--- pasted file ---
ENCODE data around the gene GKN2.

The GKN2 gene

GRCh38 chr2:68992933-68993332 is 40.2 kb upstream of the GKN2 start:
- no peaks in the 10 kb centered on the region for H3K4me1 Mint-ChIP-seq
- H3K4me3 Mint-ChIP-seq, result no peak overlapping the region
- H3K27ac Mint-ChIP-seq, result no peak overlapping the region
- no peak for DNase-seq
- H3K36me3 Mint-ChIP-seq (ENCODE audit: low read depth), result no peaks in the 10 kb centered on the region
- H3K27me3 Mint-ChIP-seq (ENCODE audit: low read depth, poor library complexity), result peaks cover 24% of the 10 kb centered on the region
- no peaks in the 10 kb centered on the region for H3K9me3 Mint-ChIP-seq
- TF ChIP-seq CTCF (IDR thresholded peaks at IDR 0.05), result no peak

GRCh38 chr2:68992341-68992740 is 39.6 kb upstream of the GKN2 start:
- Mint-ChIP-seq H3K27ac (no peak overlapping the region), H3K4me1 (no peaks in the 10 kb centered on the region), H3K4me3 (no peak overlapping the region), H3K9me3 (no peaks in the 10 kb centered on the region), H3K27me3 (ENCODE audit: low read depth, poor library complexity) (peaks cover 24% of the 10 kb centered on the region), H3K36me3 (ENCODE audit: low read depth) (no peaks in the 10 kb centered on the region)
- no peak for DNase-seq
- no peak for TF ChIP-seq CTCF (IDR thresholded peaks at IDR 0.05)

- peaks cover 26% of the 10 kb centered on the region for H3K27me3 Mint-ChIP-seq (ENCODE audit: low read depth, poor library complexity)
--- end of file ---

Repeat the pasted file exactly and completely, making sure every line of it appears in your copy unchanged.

ENCODE data around the gene GKN2.

The GKN2 gene

GRCh38 chr2:68992933-68993332 is 40.2 kb upstream of the GKN2 start:
- no peaks in the 10 kb centered on the region for H3K4me1 Mint-ChIP-seq
- H3K4me3 Mint-ChIP-seq, result no peak overlapping the region
- H3K27ac Mint-ChIP-seq, result no peak overlapping the region
- no peak for DNase-seq
- H3K36me3 Mint-ChIP-seq (ENCODE audit: low read depth), result no peaks in the 10 kb centered on the region
- H3K27me3 Mint-ChIP-seq (ENCODE audit: low read depth, poor library complexity), result peaks cover 24% of the 10 kb centered on the region
- no peaks in the 10 kb centered on the region for H3K9me3 Mint-ChIP-seq
- TF ChIP-seq CTCF (IDR thresholded peaks at IDR 0.05), result no peak

GRCh38 chr2:68992341-68992740 is 39.6 kb upstream of the GKN2 start:
- Mint-ChIP-seq H3K27ac (no peak overlapping the region), H3K4me1 (no peaks in the 10 kb centered on the region), H3K4me3 (no peak overlapping the region), H3K9me3 (no peaks in the 10 kb centered on the region), H3K27me3 (ENCODE audit: low read depth, poor library complexity) (peaks cover 24% of the 10 kb centered on the region), H3K36me3 (ENCODE audit: low read depth) (no peaks in the 10 kb centered on the region)
- no peak for DNase-seq
- no peak for TF ChIP-seq CTCF (IDR thresholded peaks at IDR 0.05)

- peaks cover 26% of the 10 kb centered on the region for H3K27me3 Mint-ChIP-seq (ENCODE audit: low read depth, poor library complexity)